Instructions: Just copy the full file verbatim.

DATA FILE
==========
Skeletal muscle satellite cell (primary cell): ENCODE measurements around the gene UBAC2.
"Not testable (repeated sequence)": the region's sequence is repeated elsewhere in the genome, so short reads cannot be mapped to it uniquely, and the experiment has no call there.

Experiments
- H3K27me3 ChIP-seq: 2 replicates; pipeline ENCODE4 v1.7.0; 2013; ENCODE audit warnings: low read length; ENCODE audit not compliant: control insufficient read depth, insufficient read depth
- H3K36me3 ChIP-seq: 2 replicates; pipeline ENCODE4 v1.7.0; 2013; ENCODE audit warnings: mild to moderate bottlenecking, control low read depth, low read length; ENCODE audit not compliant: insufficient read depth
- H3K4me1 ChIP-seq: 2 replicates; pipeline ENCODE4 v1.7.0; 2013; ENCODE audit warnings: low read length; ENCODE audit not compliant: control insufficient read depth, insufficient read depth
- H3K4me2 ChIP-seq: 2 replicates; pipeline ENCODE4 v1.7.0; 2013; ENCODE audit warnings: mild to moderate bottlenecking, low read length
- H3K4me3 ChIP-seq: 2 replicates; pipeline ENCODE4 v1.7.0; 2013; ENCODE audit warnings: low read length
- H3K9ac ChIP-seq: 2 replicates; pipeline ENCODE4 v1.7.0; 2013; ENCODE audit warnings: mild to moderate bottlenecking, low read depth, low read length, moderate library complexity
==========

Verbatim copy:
Skeletal muscle satellite cell (primary cell): ENCODE measurements around the gene UBAC2.
"Not testable (repeated sequence)": the region's sequence is repeated elsewhere in the genome, so short reads cannot be mapped to it uniquely, and the experiment has no call there.

Experiments
- H3K27me3 ChIP-seq: 2 replicates; pipeline ENCODE4 v1.7.0; 2013; ENCODE audit warnings: low read length; ENCODE audit not compliant: control insufficient read depth, insufficient read depth
- H3K36me3 ChIP-seq: 2 replicates; pipeline ENCODE4 v1.7.0; 2013; ENCODE audit warnings: mild to moderate bottlenecking, control low read depth, low read length; ENCODE audit not compliant: insufficient read depth
- H3K4me1 ChIP-seq: 2 replicates; pipeline ENCODE4 v1.7.0; 2013; ENCODE audit warnings: low read length; ENCODE audit not compliant: control insufficient read depth, insufficient read depth
- H3K4me2 ChIP-seq: 2 replicates; pipeline ENCODE4 v1.7.0; 2013; ENCODE audit warnings: mild to moderate bottlenecking, low read length
- H3K4me3 ChIP-seq: 2 replicates; pipeline ENCODE4 v1.7.0; 2013; ENCODE audit warnings: low read length
- H3K9ac ChIP-seq: 2 replicates; pipeline ENCODE4 v1.7.0; 2013; ENCODE audit warnings: mild to moderate bottlenecking, low read depth, low read length, moderate library complexity